Rescinded [2018-05-29] - Guideline on Claims and Ex Gratia Payments

Assists managers and staff to increase the efficiency, expediency and timeliness for the settling and paying of claims by or against the Crown and against its employees, and for processing ex gratia payments.
Date modified: 2009-10-01

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1. Effective date

1.1 This guideline takes effect on October 1, 2009.

1.2 It replaces appendices A, B and D of the Policy on Claims and Ex Gratia Payments (revised June 1, 1998)

2. Context

2.1 The purpose of this guideline is to assist managers and staff to make better decisions and increase the efficiency, expediency and timeliness for settling and paying of claims by or against the Crown and against its servants and for processing ex gratia payments.

2.2 This guideline supports the Directive on Claims and Ex-Gratia Payments (hereafter referred to as the Directive).

2.3 Though this guideline elaborates on the Directive, it does not present any new mandatory requirements.

2.4 Claims can be classified as follows:

Claims within a department

When an incident resulting in damage to public property occurs within a department, compensation and restoration are the responsibility of the department. In very exceptional circumstances, interim financing may be available through Treasury Board Contingency Vote 5.

Claims between departments

As established under the Directive, one department of government cannot claim damages and receive payment from another department of the same government; therefore, as a general rule, damages are dealt with in a manner that precludes departments from seeking damages from each other (e.g., on the basis of mutual forbearance).

Claims between departments and Crown corporations

The Directive does not apply to claims between departments and Crown corporations. Nevertheless, parties to such claims are encouraged to arrive at a negotiated settlement. When a claim is pursued, it is recommended that each party voluntarily supply the other with all information in its possession.

When it is found impossible to agree by correspondence on the claim's merits and liability, it is recommended that legal officers of the department and of the corporation attempt to arrive at an agreement.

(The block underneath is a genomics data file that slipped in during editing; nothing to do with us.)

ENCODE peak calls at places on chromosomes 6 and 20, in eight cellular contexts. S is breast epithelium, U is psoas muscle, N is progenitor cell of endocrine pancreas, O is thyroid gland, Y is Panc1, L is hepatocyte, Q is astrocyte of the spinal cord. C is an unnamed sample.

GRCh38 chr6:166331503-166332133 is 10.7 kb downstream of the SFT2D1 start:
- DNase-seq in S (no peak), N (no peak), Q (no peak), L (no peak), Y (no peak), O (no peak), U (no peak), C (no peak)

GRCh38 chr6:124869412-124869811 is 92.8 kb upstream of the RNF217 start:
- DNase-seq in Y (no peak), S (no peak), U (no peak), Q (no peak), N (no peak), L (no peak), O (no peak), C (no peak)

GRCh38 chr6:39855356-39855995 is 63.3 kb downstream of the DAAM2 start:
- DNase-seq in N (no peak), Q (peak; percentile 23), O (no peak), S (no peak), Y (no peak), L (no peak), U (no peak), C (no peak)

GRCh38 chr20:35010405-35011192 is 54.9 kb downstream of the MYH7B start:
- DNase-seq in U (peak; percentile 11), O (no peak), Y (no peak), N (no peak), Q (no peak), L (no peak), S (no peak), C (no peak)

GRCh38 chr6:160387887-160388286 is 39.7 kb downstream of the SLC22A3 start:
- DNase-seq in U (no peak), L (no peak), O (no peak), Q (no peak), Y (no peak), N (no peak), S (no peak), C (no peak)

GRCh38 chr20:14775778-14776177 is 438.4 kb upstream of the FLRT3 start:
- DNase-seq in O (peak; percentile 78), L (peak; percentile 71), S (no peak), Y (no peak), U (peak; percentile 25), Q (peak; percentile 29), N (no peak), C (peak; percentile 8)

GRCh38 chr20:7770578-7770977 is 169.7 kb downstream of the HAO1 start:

As established by the Directive, if negotiation fails, the issues of fact and law on which there is disagreement are referred to the Deputy Attorney General of Canada, who could arbitrate the dispute through Department of Justice officials or appoint a third party to arbitrate the dispute.

2.5 Exceptions include the following:

  • The Directive does not apply to the relocation of household property and travel claims, or to the traditional remedies for settling bidding or contract performance disputes. These are treated in the Treasury Board's NJC Relocation Directive, Travel Directive and Contracting Policy.
  • However after reviewing or applying traditional remedies in a contracting case, if there exist exceptional circumstances and the Crown has no liability, an ex gratia payment may be considered under the Directive. The approval of such a payment would be subject to the deputy head's discretion to designate authorized officials and determine the need for a legal opinion, while also taking into account the Directive's requirements governing liability and ex gratia payments and the sensitive nature of ex gratia cases.
  • Claims for recovery of losses of public money are governed by the Directive on Losses of Money and Property.

3. Definitions

Definitions of terms used in the guideline can be found in Appendix A of the Directive.

4. General

4.1 After an incident has occurred risk management is a normal part of dealing with any claim that may arise between a department and other entities.

4.2 A claim might result in an amount due (or alleged to be due) or the launch of an action for damages sustained by the Crown or a claimant.

4.3 A clear distinction is drawn between settlement and payment of a claim. Settlement is the process whereby an agreement is reached through negotiation between the respective parties. Payment is the disbursement of money in respect of the settlement or a judgement of the relevant court.

4.4 Generally, claims are broadly categorized as those in tort and those in contract.

4.5 Claims in tort are those for which there is no form of written, oral or implied contractual agreement between the Crown and claimants and for which the Crown may be liable, as determined by the Department of Justice.